I want to point out some support resources:We have considerable help documentationWe provide mostly email support through email@example.com I want to plug our announcements feed, we use this to announce new tools, any changes to our system, any outages or planned maintenance etc.
We get a fair amount of support traffic, most of the questions are from members but we’ve been getting more and more tickets from non-members. Non-members contact us for a few reasons, they need help looking for DOIs and don’t know how to get started, more ofthen they’ve tried our tools and can’t find what they need. They also contact us about broken DOIs.We also hear from users through our DOI error report. If someone tries to resolve a DOI that has not been deposited, they can submit a form and include commments, we pass those along to the publishers associated with the broken DOI. We also have a form on our website, users can submit through that as well. You do get a resolution report every month butfor some problems the DOI error report is more meaningful since someone took the time to press ‘submit’. I’m going to go through some of the types of comments we’ve been seeing lately. The’ve changed over the years.
This is an example of the type of metadata quality complaint we’ve always gotten – it’s from a librarian who has identified a significant problem with a set of DOIs - a publisher is depositing DOIs under the current version of a title, instead of the title that was used when the DOIs were originally created. Citations usually (or always) use the journal title the article was published under, so it creates a discovery problem if the titles don’t match up.
1. We’ve been getting more and more reports from authors. This author is missing from the metdata deposited for a DOI, she can’t link herself to her citation on Plataforma Lattes, a platform run by the Brazilian government, because they apparently use CrossRef DOI metadata to populate their database. We’ve had a few of these inquiries, usually when we contact the publisher they end up depositing the extra authors for that item, but it’s a lot of hassle for everyone. We recommend that all metadata be deposited, some publishers continue to deposit the bare minimum.2. This is a common one – the DOI exists but it points to the publisher website instead of to a specific item, a user is desperately trying to give you her money but can’t find the book she needs easily.
Someone is reporting incomplete metadata - this has been happening a lot, either authors are trying to pull in CrossRef metadata for ORCID profiles, or a metadata services subscriber notices a problem - it’s unlikely someone would come across this DOI on their own, the DOI wouldn’t be discovered without a page number, article title, or author, so the DOI is essentially just a persistent identifier.Another example, someone came across a Doi for something that hasn’t been published – presumably the DOI will be active when the item is actually published, it’s a good illustration of how these things get passed around.
I took a detailed look at the DOI problems reported in October, it was a fairly typical month:568 prefixes with reported errors, that’s out of a total of 3704 prefixes (decent %, but not comprehensive)5431 legit-seeming DOIs reported (5772 DOIs total, I cleaned up some that were obvious typos or never real DOIs)5156 distinct DOIs – this implies that the reports aren’t all from a few rogue DOIs935 were ‘fixed’ in October (verified as resolving)The chart is the % of the # of DOI errors reported by prefix – the slices generally correspond to size, the larger slices actually have decent resolution failure rates, they just have a lot of DOIs registered overall. This tells me that ignoring a few error reports might not seem like a big deal, but cumulatively it makes a difference. We’d like to make things easier for you as well, so feel free to send support any complaints or suggestions on how this kind of info can be distributed to you.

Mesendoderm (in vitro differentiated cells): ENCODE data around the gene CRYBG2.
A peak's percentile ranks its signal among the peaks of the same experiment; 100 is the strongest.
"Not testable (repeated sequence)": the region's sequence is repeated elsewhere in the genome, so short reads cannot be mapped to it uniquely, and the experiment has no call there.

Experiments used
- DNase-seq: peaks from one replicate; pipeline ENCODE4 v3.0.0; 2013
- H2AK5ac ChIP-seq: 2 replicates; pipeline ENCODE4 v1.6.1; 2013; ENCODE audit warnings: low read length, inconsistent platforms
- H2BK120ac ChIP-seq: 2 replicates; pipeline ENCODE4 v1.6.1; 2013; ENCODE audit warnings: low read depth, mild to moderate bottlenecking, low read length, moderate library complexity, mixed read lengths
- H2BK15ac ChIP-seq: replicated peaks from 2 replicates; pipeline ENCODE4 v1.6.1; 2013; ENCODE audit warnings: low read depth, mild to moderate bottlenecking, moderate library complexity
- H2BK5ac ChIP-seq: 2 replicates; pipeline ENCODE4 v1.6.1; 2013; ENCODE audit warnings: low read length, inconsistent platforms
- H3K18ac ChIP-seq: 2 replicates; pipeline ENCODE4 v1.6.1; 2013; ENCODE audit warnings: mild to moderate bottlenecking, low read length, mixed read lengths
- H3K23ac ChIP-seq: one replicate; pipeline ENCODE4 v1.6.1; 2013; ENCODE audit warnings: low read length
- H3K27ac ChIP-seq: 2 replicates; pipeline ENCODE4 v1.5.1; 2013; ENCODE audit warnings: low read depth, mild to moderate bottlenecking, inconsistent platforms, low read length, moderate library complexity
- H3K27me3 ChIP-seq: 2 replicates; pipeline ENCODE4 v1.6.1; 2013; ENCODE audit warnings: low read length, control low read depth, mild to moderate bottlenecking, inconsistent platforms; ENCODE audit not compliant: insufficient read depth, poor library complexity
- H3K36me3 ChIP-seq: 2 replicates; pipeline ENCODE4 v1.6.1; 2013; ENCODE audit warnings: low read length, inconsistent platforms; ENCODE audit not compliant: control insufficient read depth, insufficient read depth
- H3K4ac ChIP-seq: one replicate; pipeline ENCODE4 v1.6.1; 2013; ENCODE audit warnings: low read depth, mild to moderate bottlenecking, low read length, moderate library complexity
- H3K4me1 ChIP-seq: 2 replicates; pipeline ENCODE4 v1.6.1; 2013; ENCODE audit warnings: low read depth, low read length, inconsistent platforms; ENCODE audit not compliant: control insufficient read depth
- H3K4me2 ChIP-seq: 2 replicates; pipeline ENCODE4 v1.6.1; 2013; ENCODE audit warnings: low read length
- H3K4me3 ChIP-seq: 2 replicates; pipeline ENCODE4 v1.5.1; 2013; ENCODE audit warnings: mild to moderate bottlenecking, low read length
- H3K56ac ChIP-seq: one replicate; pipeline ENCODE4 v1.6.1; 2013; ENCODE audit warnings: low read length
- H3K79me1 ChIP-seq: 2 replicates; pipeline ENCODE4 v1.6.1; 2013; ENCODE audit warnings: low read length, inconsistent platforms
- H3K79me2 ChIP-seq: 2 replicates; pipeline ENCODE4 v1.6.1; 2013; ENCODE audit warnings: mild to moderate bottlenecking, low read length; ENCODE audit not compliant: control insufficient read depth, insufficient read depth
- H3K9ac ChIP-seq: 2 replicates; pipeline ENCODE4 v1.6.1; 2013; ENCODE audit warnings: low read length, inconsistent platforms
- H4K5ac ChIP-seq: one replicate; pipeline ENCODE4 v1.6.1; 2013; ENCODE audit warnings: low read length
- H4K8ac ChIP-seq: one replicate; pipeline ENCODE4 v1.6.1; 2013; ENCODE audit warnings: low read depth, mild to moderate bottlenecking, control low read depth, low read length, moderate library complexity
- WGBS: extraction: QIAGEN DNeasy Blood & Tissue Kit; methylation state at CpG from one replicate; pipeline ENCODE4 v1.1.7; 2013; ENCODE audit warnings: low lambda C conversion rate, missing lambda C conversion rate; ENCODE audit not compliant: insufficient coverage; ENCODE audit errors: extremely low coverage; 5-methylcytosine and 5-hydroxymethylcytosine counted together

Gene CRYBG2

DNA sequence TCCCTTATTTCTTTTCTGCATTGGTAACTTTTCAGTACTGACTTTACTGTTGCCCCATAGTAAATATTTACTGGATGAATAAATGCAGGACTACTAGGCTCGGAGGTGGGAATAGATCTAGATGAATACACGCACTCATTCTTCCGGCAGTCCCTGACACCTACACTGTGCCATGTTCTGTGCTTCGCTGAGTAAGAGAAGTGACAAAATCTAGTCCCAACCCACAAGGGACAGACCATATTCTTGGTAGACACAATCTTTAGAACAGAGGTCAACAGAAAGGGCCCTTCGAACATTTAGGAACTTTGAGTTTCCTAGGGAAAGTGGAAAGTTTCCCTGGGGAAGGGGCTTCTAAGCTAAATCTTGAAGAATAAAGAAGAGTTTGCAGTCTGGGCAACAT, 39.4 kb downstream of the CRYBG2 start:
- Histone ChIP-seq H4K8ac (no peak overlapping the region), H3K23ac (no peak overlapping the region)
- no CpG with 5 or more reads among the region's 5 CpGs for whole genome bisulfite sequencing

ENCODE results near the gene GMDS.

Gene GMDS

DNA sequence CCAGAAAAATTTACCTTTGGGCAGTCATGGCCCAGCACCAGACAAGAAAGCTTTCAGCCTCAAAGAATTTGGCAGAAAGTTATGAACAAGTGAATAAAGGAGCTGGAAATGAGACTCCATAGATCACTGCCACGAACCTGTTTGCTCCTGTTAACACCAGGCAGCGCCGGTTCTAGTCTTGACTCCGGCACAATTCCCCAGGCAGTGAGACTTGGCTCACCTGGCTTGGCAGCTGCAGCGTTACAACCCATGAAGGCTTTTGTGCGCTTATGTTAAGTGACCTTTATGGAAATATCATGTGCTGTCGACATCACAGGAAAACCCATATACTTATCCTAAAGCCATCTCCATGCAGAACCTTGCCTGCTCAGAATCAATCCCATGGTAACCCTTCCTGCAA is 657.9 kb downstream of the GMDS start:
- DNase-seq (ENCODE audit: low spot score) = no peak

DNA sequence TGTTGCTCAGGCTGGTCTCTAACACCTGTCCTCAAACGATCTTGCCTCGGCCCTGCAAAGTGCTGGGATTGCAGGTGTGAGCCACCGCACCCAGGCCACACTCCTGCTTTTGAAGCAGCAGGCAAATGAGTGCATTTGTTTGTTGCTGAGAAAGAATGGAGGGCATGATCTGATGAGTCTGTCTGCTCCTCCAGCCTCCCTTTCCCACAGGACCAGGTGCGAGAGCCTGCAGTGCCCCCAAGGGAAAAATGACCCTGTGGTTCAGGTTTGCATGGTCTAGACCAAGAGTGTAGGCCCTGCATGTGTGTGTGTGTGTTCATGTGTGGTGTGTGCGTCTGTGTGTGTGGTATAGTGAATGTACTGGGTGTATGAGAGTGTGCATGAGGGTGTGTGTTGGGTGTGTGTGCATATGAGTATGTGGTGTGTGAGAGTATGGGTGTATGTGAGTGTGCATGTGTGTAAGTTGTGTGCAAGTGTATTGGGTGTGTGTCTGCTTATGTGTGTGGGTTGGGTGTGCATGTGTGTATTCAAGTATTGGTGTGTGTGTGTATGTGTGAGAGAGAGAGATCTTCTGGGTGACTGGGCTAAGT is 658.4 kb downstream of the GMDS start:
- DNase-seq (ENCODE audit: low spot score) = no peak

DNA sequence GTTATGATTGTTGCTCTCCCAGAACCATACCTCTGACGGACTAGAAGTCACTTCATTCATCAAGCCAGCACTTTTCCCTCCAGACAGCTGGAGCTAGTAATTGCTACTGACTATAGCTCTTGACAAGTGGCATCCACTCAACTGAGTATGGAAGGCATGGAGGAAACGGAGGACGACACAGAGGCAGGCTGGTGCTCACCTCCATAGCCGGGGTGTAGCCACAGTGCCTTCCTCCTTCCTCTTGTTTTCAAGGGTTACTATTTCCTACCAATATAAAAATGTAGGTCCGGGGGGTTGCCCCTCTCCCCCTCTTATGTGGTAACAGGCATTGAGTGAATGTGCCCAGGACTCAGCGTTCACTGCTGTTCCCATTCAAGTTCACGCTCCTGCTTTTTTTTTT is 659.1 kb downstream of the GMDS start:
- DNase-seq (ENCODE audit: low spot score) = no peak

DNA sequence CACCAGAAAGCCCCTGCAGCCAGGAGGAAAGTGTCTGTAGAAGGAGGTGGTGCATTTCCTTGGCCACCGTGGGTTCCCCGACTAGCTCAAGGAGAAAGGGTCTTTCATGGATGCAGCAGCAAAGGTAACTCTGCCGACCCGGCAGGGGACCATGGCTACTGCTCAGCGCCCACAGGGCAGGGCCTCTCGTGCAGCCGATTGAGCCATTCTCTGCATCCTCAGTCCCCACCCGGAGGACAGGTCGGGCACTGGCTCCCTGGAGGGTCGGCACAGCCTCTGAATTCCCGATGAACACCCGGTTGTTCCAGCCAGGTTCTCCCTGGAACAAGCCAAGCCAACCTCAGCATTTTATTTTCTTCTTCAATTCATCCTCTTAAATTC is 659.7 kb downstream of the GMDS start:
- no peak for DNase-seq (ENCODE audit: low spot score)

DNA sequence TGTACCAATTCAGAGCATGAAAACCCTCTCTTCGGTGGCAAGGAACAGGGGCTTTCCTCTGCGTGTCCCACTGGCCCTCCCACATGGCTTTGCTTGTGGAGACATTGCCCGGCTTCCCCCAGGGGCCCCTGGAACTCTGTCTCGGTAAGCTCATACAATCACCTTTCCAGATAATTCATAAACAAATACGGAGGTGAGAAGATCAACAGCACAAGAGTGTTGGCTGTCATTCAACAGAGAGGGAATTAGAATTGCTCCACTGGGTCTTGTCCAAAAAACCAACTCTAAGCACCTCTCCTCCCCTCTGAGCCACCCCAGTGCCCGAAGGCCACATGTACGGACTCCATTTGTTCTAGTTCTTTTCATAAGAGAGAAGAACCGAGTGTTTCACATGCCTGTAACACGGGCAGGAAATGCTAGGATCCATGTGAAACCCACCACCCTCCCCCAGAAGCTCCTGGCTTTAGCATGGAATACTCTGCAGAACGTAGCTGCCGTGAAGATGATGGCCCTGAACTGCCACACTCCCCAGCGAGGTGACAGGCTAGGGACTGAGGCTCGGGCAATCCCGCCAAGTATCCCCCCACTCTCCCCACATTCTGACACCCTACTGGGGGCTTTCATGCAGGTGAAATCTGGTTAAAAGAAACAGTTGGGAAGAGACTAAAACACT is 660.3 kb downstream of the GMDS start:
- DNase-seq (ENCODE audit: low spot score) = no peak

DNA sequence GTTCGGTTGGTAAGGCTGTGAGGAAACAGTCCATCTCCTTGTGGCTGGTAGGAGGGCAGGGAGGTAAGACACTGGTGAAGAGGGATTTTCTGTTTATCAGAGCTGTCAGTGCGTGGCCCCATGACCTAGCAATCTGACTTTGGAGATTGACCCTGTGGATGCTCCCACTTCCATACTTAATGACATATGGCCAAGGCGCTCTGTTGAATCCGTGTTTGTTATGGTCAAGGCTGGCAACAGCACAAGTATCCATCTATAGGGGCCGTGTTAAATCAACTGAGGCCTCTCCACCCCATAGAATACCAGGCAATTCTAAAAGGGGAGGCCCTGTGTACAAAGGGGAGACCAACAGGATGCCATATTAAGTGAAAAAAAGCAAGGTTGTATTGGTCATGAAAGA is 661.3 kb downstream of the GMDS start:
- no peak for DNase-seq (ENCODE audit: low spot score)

Not all publishers have metadata issues, so if your resolution report rate is good and you don’t see DOI error or Schematron reports, you probably don’t have anything to worry about. If you do get these reports regularly please review them to see if you can spot any problems. We’re always happy to help.I also want to plug our deposit harvester, it can be used to retrieve all of your deposited metadata in our OAI-PMH format.
Updating metadata – we’ve added many new services over the past year or so, most involve depositing additional metadata for your DOIs. I’m going to go over the procedures available for updating metadata, it varies according to what needs updating.Core citation metadata can only be updated by resubmitting an entire deposit using the deposit schema. The new deposit completely overwrites the existing metadata - if your original deposit had a print date but no online date, you can’t just submit a deposit with the online date – if you do , the print date will be wiped out.There are some things that you can update independently.* URLs can be updated separately by a URL-only update.This is done by sending a list of DOIs and URLs to support, it’s pretty simple but manual. If the metadata is resubmitted after you’ve done a URL update, the new URL is overwritten by whatever is in the deposit. If you do URL-only updates, keep this in mind when resubmitting metadata, if you’ve got an old URL stored in your system you’ll be introducing bad metadata.We have a resource-only schema that can be used to add some pieces of metadata to a DOI. For a long time this was called the reference schema, it was used to deposit citation lists for cited-by linking,For example, If you submit a list of citations separately as a resource-only deposit, queries for the DOI will return the references as part of the DOIs metadata (if permitted, references are not openly distributed unless we have publisher permission). This featurehas carried over to new services as we’ve added, the new services require additional metadata that in most cases is not part of core metadata.* you can also deposit components as a separate deposit, this is done using the main metadata deposit schema since DOIs are created. Components are mainly used to deposit supplemental materials